The state Office of Tourism also tracks other metrics, which Fiveash points to the campaign's success: Web site visits at CTVisit.com are up 50 percent, and the "Still Revolutionary" brand has received 600 million media impressions. The Connecticut tourism social networking page on Facebook has 136,000 likes, the 12th most of any state and the second largest in New England.

Before "Still Revolutionary," Connecticut was not marketed for tourism, with the state marketing budget slashed to a single dollar in 2009 and 2010. "Connecticut had spent next-to-nothing for years and years to attract tourists," said Eric Gjede, assistant counsel for the Connecticut Business & Industry Association. "Any expenditure above that is certainly welcome."

Since launching, "Still Revolutionary" resonated across the country, said Michael Van Parys, president of the Connecticut Convention & Sports Bureau.

"People are really excited about it, and it really helps us in what we do," Van Parys said.

When the campaign first launched, the brand did not catch on immediately, said Van Parys. It took some time, but awareness grew, creating more inquiries for events.

Van Parys said the campaign was key in helping bring the Association of State Flood Plain Managers to Connecticut for its annual meeting in 2014. His staff played them a "Still Revolutionary" television commercial, which helped showcase the state's facilities.

"People are really excited, and it really helps," Van Parys said. "It has been wonderful for us. We have been able to ride the coattails."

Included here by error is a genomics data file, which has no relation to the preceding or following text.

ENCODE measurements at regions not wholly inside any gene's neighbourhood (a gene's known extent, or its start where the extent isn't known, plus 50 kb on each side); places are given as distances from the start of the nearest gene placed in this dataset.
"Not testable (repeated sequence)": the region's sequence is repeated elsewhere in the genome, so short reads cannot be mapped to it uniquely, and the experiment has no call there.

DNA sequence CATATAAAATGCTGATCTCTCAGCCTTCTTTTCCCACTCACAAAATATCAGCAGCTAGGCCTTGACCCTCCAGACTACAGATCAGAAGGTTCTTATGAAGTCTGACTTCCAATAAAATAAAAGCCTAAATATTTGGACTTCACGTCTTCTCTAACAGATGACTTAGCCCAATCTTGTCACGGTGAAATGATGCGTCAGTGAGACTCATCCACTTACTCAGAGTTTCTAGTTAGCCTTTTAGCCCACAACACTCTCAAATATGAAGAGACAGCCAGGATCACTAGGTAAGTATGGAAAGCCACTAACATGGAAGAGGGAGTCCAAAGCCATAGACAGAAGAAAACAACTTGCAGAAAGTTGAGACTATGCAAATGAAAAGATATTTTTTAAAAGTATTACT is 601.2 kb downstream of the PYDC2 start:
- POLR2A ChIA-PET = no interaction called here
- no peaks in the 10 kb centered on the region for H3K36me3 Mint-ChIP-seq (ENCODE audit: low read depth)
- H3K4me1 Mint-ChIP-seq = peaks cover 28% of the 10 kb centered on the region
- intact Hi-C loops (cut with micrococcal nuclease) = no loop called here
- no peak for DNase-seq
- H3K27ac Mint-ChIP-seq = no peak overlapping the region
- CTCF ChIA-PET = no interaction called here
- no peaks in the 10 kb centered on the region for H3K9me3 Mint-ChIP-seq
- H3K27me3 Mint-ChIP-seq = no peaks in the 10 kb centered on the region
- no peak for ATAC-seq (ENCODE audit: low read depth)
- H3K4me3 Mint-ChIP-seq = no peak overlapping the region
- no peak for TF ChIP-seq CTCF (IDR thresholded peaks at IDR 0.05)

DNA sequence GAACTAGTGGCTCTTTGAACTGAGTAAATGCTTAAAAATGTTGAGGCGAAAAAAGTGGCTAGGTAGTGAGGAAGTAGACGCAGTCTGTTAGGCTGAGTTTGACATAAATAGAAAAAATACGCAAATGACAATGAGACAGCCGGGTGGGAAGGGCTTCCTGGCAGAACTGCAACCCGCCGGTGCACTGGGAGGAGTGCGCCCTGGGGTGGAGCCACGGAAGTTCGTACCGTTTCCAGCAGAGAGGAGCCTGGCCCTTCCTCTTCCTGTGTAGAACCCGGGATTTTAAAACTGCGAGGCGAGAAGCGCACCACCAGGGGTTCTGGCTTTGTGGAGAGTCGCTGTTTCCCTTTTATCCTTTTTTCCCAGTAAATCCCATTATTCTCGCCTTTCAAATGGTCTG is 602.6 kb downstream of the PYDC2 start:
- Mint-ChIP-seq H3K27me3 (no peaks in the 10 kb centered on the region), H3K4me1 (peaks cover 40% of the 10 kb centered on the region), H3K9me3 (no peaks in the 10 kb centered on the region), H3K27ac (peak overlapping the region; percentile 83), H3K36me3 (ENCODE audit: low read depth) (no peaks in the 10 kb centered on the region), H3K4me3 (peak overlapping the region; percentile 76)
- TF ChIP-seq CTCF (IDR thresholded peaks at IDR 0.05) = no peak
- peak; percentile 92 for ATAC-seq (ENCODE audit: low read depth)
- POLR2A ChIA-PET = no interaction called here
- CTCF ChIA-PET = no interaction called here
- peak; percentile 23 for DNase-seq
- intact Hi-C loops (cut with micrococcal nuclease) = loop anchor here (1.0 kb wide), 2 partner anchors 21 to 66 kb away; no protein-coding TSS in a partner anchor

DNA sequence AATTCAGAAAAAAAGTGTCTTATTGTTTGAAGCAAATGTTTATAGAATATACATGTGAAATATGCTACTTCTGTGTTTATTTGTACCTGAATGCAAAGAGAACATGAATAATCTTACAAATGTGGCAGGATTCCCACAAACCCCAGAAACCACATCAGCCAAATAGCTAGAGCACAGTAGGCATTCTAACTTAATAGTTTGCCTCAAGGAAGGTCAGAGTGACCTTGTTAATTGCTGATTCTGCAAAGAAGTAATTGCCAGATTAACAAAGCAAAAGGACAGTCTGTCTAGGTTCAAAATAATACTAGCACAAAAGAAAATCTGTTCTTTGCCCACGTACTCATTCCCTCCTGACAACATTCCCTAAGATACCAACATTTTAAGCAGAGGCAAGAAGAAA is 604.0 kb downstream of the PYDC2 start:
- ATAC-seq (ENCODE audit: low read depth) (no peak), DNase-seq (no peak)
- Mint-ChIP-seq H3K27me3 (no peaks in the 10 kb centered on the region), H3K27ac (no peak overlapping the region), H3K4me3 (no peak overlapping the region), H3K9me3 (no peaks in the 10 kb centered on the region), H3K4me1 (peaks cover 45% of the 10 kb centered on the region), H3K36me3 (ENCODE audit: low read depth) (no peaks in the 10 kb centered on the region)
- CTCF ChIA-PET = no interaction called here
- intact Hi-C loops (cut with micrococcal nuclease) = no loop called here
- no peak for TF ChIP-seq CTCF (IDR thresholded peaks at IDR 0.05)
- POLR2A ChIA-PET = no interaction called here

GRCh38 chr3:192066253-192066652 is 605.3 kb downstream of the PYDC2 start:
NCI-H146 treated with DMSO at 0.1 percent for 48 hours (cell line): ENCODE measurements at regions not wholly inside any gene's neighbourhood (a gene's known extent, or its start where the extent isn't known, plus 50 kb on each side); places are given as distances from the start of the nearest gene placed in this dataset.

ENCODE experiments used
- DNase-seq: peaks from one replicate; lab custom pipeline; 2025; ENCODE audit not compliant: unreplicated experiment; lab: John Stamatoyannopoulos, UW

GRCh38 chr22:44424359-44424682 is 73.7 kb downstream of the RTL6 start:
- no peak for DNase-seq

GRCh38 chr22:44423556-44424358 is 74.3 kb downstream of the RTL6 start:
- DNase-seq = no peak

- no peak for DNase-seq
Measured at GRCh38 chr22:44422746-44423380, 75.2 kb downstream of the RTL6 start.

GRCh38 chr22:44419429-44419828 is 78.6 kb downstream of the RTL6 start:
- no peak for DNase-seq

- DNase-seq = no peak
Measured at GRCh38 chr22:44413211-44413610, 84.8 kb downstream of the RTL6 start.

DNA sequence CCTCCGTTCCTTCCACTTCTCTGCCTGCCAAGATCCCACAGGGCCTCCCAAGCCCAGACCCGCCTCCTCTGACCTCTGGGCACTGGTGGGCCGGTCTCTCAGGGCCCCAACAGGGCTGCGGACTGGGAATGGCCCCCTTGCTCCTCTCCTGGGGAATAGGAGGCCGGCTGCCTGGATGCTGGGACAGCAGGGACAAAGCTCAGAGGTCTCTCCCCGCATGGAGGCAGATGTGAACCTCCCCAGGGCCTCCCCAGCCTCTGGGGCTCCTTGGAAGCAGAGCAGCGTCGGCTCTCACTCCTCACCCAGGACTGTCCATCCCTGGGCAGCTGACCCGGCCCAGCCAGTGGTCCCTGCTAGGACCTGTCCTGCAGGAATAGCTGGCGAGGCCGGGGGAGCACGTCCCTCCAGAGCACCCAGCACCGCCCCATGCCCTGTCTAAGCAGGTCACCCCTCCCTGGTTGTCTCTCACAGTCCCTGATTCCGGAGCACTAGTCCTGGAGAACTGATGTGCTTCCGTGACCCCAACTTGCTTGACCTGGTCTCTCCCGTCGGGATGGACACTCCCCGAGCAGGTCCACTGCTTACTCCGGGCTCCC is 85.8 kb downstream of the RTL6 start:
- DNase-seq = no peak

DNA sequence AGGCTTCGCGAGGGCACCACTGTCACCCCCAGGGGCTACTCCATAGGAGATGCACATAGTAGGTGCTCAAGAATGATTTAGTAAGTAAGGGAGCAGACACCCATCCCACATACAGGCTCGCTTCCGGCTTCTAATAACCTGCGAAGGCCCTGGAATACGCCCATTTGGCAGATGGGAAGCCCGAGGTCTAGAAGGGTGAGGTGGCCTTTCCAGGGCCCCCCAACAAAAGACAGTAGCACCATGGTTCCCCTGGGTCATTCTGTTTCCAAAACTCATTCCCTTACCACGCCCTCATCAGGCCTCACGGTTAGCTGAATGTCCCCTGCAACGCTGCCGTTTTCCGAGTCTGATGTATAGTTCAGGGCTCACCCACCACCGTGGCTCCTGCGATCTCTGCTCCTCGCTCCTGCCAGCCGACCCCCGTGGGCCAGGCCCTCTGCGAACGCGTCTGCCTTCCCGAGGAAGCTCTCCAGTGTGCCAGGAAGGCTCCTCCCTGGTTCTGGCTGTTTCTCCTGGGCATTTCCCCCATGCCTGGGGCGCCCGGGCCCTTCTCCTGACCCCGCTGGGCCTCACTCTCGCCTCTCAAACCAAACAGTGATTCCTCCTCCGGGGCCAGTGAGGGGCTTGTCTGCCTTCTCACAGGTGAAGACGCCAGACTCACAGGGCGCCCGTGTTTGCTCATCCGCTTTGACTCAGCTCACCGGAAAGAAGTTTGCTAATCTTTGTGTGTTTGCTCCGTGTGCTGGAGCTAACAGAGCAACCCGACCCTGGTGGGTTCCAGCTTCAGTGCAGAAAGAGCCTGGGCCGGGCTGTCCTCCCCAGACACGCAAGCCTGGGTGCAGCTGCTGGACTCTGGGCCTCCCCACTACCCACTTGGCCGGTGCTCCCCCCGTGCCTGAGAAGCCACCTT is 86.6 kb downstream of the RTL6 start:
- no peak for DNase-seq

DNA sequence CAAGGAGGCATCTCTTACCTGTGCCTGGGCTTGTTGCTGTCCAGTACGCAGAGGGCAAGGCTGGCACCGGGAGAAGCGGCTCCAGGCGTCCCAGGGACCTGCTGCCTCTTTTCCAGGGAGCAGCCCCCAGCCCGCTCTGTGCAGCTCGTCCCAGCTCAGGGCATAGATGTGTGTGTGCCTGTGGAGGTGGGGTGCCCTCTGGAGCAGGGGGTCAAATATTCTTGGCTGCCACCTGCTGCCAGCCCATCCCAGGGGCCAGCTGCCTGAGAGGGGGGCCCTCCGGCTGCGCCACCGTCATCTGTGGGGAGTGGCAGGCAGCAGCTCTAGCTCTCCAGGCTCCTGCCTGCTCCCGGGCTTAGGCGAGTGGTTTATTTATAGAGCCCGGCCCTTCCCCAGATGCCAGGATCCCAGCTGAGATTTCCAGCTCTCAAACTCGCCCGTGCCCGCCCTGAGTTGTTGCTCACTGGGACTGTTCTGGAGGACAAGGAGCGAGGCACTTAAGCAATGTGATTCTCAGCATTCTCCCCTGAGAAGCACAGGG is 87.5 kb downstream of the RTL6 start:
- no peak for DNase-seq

The sign of any good state branding campaign is its ability to help people visualize something appealing and create an emotional connection, said Stephen Richer, the Washington, D.C. public affairs advocate for tourism trade association NTA, who worked on branding in Mississippi, Georgia, and Nevada.

Campaigns such as "I Love NY" and "Virginia Is For Lovers" make the connection, but not so specifically to turn people away, Richer said.

"It is broad enough so the destination has an emotional appeal for large groups," Richer said.

Connecticut's "Still Revolutionary" slogan is an excellent choice because it fits with the perception of the state, Richer said. "It is pretty clever to use a position to talk about its modern-day leadership and its roots back to the American Revolution," Richer said. "It does conjure up a nice warm image."

The campaign is important not only for tourism, but improving the state's perception of Connecticut overall, Richer said.

"Tourism marketing leads to economic development … getting people to relocate their businesses and getting people to move into the state, which hopefully improves the workforce," Richer said.

"Still Revolutionary" ran advertising starting in September on business television networks such as MSNBC and launched a new Web site designed to attract businesses to Connecticut — ctforbusiness.com.

"Our new brand transcends into business development," Fiveash said.